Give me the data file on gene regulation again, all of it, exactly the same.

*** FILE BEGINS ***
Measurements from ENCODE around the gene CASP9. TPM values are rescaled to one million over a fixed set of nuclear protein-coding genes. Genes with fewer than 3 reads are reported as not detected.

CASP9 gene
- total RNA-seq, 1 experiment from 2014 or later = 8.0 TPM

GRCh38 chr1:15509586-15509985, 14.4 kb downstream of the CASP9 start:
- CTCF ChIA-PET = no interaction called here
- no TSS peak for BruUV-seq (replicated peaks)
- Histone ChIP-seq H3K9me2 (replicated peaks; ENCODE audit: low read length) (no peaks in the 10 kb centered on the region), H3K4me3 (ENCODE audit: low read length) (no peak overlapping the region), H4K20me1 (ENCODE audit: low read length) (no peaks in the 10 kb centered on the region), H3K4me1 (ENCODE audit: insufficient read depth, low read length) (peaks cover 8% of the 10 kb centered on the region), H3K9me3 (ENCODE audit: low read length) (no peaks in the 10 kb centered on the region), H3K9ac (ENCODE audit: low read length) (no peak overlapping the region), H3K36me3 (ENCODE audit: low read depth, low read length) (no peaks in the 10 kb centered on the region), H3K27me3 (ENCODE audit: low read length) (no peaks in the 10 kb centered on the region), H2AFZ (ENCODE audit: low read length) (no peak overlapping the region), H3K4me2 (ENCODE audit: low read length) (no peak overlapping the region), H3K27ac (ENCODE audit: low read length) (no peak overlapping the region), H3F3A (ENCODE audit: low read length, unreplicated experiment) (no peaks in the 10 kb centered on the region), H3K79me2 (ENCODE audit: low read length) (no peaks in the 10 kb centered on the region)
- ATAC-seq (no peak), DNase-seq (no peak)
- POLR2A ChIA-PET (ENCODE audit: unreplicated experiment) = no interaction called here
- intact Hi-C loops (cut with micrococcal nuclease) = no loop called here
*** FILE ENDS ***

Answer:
Measurements from ENCODE around the gene CASP9. TPM values are rescaled to one million over a fixed set of nuclear protein-coding genes. Genes with fewer than 3 reads are reported as not detected.

CASP9 gene
- total RNA-seq, 1 experiment from 2014 or later = 8.0 TPM

GRCh38 chr1:15509586-15509985, 14.4 kb downstream of the CASP9 start:
- CTCF ChIA-PET = no interaction called here
- no TSS peak for BruUV-seq (replicated peaks)
- Histone ChIP-seq H3K9me2 (replicated peaks; ENCODE audit: low read length) (no peaks in the 10 kb centered on the region), H3K4me3 (ENCODE audit: low read length) (no peak overlapping the region), H4K20me1 (ENCODE audit: low read length) (no peaks in the 10 kb centered on the region), H3K4me1 (ENCODE audit: insufficient read depth, low read length) (peaks cover 8% of the 10 kb centered on the region), H3K9me3 (ENCODE audit: low read length) (no peaks in the 10 kb centered on the region), H3K9ac (ENCODE audit: low read length) (no peak overlapping the region), H3K36me3 (ENCODE audit: low read depth, low read length) (no peaks in the 10 kb centered on the region), H3K27me3 (ENCODE audit: low read length) (no peaks in the 10 kb centered on the region), H2AFZ (ENCODE audit: low read length) (no peak overlapping the region), H3K4me2 (ENCODE audit: low read length) (no peak overlapping the region), H3K27ac (ENCODE audit: low read length) (no peak overlapping the region), H3F3A (ENCODE audit: low read length, unreplicated experiment) (no peaks in the 10 kb centered on the region), H3K79me2 (ENCODE audit: low read length) (no peaks in the 10 kb centered on the region)
- ATAC-seq (no peak), DNase-seq (no peak)
- POLR2A ChIA-PET (ENCODE audit: unreplicated experiment) = no interaction called here
- intact Hi-C loops (cut with micrococcal nuclease) = no loop called here